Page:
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  • July 11, 2014 - Reflections

    By Jean S. Horner
    The other day while walking down a corridor in a public building, I saw what appeared to be someone walking toward me. On coming closer, I found it was my own reflection in a huge mirror. For a moment it frightened me. Somehow a full-length reflection of one’s self is a startling thing. ...

Retail Therapy?

By Christina Quick
April 15, 2012

A recent Teen Vogue featured an article on “retail therapy,” suggesting spending as a way to feel better. A blog post by the same publication gushed that “the beautiful clothes on the beautiful models” at a fashion event should be “enough to make people reach for their wallets and shop.”

Such messages are nothing new, but in a media-saturated world they’re becoming increasingly difficult to avoid. In addition to the more traditional media of magazines, television commercials and billboards, commercialism permeates everything from blogs and social media sites to video games and motion pictures.

“Consumerism and materialism bombard student culture every day,” says Steve Pulis, national director of student outreach and Youth Alive for the Assemblies of God. “The consistent and powerful pull of the media-driven allure for stuff is inescapable. It is aimed squarely at ensnaring a new generation.”

According to the Campaign for a Commercial-Free Childhood (CCFC), teens in the United States spend $159 billion each year on consumer products. Kids under 12 influence another $500 billion in annual household purchasing decisions. It’s easy to see why businesses seek to hook consumers early.

“Just about all media are designed to sell kids and teenagers on something,” says Josh Goslin, CCFC associate director. “The No. 1 thing marketing is trying to sell us on is the idea that products will make us happy or cool.”

For families struggling financially in a downturned economy, the pressure to spend can add to the tension and strain.

“Material things are becoming harder and harder to come by,” says Josh Wellborn, youth pastor at Mount Hope Church, an Assemblies of God congregation in Lansing, Mich. “It’s normal in this city to drive by foreclosed homes and closed-down factories every day. Every teen in our youth group has been affected by the economy in some way. Fewer teens have cars now. They don’t go out to eat as much. It’s harder for them to get jobs. They can’t afford to buy as many things at the mall.”

Yet, Wellborn says spiritual growth has accompanied financial decline.

“It’s become normal to hear tales of despair, but it’s also normal to hear praise reports of miracles and provision,” Wellborn says. “As material things are taken away, we’re forced to examine our nontangibles — our relationships with God and one another. Students are talking about hearing from the Lord. Through difficulties, they are learning to trust Jesus.”

Sarah Berg, who attends the Mount Hope Church youth group, was 15 when her mom lost her nursing job last year. The family had to scale back to make ends meet on unemployment and disability income. (Berg’s dad suffers from multiple sclerosis.)

“I didn’t really care about material things anymore,” Berg says. “All I wanted was for my family to be happy. Things like birthday and Christmas presents seemed like more of an annoyance to me because I knew my mom would spend money she didn’t have. I began to not care if I needed new clothes because I knew I couldn’t ask for them.”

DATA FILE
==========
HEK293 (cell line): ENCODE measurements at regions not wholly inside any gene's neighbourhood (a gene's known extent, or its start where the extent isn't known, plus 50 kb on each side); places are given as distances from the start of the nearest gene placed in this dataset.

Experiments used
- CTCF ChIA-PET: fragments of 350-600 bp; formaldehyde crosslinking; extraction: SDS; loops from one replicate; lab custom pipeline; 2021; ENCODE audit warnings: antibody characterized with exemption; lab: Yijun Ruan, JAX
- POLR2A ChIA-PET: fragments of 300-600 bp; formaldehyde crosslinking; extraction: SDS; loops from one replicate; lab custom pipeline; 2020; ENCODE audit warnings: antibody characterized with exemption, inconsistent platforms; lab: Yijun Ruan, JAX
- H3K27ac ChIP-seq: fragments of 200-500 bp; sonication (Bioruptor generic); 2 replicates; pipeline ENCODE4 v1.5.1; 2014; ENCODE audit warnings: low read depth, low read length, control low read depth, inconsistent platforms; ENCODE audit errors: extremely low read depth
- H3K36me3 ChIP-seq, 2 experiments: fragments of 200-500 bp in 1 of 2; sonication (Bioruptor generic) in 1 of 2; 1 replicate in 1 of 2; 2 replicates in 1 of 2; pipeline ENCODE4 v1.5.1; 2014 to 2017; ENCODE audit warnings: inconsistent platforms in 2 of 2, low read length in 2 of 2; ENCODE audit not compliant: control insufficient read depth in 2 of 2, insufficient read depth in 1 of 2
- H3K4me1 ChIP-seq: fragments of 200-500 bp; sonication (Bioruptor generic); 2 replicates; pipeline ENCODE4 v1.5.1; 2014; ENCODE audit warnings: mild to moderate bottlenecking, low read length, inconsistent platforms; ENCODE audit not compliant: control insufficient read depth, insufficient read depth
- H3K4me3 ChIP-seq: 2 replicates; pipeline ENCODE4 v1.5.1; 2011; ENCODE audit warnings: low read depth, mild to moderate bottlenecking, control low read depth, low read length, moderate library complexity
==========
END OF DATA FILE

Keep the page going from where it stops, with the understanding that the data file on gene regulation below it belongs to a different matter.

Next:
Yet, Berg says God provided for her in unexpected ways. When she needed a laptop for school, someone in the church anonymously gave her one. Others offered her rides and took her out to eat, a luxury her family couldn’t afford.

Berg’s mom now has a new job, which has relieved stress on the family, but Berg says the tough times made a lasting impact on her values.

“Some of today’s teens, especially ones who aren’t saved, are very materialistic,” Berg says. “I hear more about name brands, and if you can’t afford them, you’re not cool enough. We need to remember that all material things will fall away. It’s who you are on the inside and who you follow with your heart that matters.”

Jovanna Pratt, 17, says she used to struggle with wanting the material things she saw in magazines and movies. As a young child, she moved from Grass Valley, Calif., to North Pole, Alaska, with her Assemblies of God missionary parents, Ron and Yolanda Pratt.

“I always told my parents, ‘I just want to be a normal kid,’” Pratt says. “I wanted all the stuff other teenagers had. I didn’t even have my own bedroom growing up. We always shared our home with other people. What little we had, my parents gave away.”

Over the years, Pratt grew to appreciate the value of placing God and others above material things.

“Now I realize how blessed I am,” Pratt says. “When we go back to California, it’s a huge culture shock. I see a generation being led by the media and the pursuit of material things. I was almost sucked into that. Now I just want to call this generation to rise above the things of the world. It’s easy to get lost in what other people say you should be. Instead, we need to get lost in God.”

Wellborn says retail therapy is a hollow promise that yields little more than discontent and debt.

“There’s no satisfaction that comes from material things,” he says. “It’s a temporary fix. John 10:10 tells us Jesus came to give life to the full. The deepest craving we have in life can only be satisfied in Christ. Everything else is just a fading romance that leaves us empty and heartbroken — and strangely craving more.”

CHRISTINA QUICK is a freelance writer and former Pentecostal Evangel staff writer.

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